The second issue is how one understands the driving force of capitalist development. Given that there are major changes taking place in the pattern of capitalist social relations at the moment, how is one to understand these changes? As the replacement of one model by another, driven forward by the objective tendencies of capitalist development, or as a process taking place through constant, hardfought struggle? If the former, we are confronted by a new reality, a closed structural—functionalist world which we are powerless to change. and all we can do is adapt or cry out in despair. But if the latter, we are faced with no ‘reality’ other than the reality of a constant struggle, a struggle of which we are inevitably part.

Hirsch, J . (1974 and 1978), ‘The State Apparatus and Social Reproduction: Elements of a Theory of the Bourgeois State’, in Holloway/Picciotto (1978).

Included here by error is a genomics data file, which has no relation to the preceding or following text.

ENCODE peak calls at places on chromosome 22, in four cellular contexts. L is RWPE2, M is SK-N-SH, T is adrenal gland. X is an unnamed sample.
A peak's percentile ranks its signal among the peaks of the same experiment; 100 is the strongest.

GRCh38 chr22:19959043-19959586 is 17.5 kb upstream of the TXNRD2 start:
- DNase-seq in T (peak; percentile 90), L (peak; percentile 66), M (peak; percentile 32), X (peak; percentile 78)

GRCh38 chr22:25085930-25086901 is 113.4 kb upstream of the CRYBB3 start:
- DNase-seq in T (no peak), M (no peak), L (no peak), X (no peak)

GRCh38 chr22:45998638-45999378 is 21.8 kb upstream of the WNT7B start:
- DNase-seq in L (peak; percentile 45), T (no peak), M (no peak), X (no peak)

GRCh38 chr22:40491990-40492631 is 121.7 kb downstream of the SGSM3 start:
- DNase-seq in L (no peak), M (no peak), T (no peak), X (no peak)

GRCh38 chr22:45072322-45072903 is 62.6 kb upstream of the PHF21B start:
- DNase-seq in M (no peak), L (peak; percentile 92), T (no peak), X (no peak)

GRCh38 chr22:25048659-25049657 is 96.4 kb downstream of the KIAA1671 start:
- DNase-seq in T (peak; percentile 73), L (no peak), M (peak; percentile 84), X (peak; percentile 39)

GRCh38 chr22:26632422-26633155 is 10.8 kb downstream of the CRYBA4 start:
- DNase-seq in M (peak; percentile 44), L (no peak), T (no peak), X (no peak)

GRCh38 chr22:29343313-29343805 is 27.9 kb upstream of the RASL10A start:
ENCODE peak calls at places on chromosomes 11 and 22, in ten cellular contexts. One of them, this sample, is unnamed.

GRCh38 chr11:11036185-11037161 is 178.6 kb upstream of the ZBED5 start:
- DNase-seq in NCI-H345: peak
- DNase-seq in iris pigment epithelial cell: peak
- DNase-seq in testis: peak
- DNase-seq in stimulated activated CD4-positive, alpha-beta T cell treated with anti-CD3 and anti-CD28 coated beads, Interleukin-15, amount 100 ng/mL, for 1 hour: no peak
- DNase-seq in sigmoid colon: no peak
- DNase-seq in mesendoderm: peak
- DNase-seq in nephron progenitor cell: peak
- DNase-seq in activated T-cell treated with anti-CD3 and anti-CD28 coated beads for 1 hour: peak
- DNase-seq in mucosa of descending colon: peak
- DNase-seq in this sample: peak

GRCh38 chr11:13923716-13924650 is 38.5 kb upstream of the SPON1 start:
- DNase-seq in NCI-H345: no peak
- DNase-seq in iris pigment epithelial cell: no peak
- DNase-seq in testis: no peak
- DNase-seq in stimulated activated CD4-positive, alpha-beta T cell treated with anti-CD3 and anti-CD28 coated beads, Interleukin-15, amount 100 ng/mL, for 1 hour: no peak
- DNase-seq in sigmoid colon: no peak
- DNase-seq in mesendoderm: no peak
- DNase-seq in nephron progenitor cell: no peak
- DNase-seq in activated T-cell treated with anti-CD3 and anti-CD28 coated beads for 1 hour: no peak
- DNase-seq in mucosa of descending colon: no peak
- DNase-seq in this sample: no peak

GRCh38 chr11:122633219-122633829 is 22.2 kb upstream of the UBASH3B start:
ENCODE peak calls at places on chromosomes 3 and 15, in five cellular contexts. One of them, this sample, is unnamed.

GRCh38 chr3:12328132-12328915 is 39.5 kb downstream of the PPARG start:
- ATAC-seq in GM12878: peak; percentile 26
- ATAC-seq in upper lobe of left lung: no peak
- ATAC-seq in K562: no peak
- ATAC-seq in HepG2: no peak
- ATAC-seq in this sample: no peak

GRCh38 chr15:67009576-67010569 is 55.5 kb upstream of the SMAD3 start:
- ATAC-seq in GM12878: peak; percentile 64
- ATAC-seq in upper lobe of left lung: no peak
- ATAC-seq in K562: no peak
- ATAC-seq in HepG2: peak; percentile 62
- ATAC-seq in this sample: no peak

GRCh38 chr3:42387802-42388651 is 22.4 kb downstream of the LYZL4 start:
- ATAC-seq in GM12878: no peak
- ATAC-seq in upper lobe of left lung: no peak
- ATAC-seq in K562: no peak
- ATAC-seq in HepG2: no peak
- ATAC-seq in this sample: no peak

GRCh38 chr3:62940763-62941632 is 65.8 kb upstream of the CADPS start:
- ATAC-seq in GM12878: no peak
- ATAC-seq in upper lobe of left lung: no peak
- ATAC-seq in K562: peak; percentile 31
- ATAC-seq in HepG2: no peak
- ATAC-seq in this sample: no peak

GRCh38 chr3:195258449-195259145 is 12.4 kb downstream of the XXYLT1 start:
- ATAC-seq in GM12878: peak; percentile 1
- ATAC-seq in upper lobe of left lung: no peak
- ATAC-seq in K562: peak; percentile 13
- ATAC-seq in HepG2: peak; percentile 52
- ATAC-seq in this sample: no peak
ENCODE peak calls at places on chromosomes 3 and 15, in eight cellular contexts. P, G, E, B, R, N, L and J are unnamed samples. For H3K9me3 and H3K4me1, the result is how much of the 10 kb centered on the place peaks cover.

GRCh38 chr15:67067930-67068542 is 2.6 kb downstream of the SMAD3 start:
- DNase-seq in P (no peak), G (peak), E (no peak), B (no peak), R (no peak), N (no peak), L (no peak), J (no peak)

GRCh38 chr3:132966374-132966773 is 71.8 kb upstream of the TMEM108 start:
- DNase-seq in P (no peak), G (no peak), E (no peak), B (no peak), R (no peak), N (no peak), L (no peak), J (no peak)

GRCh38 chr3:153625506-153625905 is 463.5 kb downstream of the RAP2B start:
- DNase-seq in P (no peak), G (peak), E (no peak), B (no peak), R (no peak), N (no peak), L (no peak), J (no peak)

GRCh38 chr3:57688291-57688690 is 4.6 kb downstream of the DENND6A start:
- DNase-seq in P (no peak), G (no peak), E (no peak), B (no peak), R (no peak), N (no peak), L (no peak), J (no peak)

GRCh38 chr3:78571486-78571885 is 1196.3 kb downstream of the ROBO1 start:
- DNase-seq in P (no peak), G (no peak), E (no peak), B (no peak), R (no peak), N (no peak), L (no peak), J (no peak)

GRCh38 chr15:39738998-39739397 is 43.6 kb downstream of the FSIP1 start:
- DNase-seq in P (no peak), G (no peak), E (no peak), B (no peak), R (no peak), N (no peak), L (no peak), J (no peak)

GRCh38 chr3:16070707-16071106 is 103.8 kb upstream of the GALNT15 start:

Holloway, J . (1980), ‘State as Class Practice’, Research in Political Economy, Vol. 3 (Jai Press, 1980).
Holloway, J . (1982), Fundarnentos Teóricos para una Critica Marxista de la Administración Publica (Mexico: Institute Nacional de Administración Publica).
Holloway, J. and S. Picciotto (eds) (1978), [/i]State and Capital[/i] (london: Edward Arnold).
Jessop, B. (1978), ‘Capitalism and Democracy: The Best Possible Political Shell?’, in Littlejohn (ed.), Power and the State (London: Croom Helm).
London-Edinburgh Weekend Return Group (1979), ‘Working For and Against the State’, CSE Conference Papers, 1979 (London: CSE). London—Edinburgh Weekend Return Group (1980), In and Against the State (London: Pluto Press).